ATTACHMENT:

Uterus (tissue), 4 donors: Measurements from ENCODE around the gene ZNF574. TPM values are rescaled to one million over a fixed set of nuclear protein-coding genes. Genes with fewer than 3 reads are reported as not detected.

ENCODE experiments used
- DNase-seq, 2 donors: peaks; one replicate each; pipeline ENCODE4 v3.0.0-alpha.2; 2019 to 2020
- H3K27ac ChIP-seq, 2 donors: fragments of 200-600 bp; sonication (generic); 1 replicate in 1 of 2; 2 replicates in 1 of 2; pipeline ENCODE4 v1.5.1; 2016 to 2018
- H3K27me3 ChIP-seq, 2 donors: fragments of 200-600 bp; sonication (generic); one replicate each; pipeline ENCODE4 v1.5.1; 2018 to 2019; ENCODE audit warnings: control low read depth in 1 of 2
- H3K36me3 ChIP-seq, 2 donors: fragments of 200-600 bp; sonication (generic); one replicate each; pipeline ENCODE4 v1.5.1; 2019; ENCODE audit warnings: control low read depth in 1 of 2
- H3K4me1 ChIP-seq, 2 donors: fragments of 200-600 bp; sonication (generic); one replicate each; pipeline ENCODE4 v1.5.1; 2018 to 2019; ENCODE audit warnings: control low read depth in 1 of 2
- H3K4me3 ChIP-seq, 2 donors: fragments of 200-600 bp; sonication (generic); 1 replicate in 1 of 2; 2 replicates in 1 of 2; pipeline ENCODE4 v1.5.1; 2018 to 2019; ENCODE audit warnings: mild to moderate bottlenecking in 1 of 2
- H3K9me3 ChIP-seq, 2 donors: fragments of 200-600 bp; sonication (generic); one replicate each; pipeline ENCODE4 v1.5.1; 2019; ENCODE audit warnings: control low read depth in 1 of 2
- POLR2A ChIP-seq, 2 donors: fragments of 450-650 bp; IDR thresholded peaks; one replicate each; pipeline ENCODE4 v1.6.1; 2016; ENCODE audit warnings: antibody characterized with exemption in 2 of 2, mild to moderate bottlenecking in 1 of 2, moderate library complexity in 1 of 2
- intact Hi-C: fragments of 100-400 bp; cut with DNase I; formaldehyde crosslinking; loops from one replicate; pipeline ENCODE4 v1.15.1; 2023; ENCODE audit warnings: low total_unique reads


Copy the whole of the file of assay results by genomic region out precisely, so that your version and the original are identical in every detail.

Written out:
Uterus (tissue), 4 donors: Measurements from ENCODE around the gene ZNF574. TPM values are rescaled to one million over a fixed set of nuclear protein-coding genes. Genes with fewer than 3 reads are reported as not detected.

ENCODE experiments used
- DNase-seq, 2 donors: peaks; one replicate each; pipeline ENCODE4 v3.0.0-alpha.2; 2019 to 2020
- H3K27ac ChIP-seq, 2 donors: fragments of 200-600 bp; sonication (generic); 1 replicate in 1 of 2; 2 replicates in 1 of 2; pipeline ENCODE4 v1.5.1; 2016 to 2018
- H3K27me3 ChIP-seq, 2 donors: fragments of 200-600 bp; sonication (generic); one replicate each; pipeline ENCODE4 v1.5.1; 2018 to 2019; ENCODE audit warnings: control low read depth in 1 of 2
- H3K36me3 ChIP-seq, 2 donors: fragments of 200-600 bp; sonication (generic); one replicate each; pipeline ENCODE4 v1.5.1; 2019; ENCODE audit warnings: control low read depth in 1 of 2
- H3K4me1 ChIP-seq, 2 donors: fragments of 200-600 bp; sonication (generic); one replicate each; pipeline ENCODE4 v1.5.1; 2018 to 2019; ENCODE audit warnings: control low read depth in 1 of 2
- H3K4me3 ChIP-seq, 2 donors: fragments of 200-600 bp; sonication (generic); 1 replicate in 1 of 2; 2 replicates in 1 of 2; pipeline ENCODE4 v1.5.1; 2018 to 2019; ENCODE audit warnings: mild to moderate bottlenecking in 1 of 2
- H3K9me3 ChIP-seq, 2 donors: fragments of 200-600 bp; sonication (generic); one replicate each; pipeline ENCODE4 v1.5.1; 2019; ENCODE audit warnings: control low read depth in 1 of 2
- POLR2A ChIP-seq, 2 donors: fragments of 450-650 bp; IDR thresholded peaks; one replicate each; pipeline ENCODE4 v1.6.1; 2016; ENCODE audit warnings: antibody characterized with exemption in 2 of 2, mild to moderate bottlenecking in 1 of 2, moderate library complexity in 1 of 2
- intact Hi-C: fragments of 100-400 bp; cut with DNase I; formaldehyde crosslinking; loops from one replicate; pipeline ENCODE4 v1.15.1; 2023; ENCODE audit warnings: low total_unique reads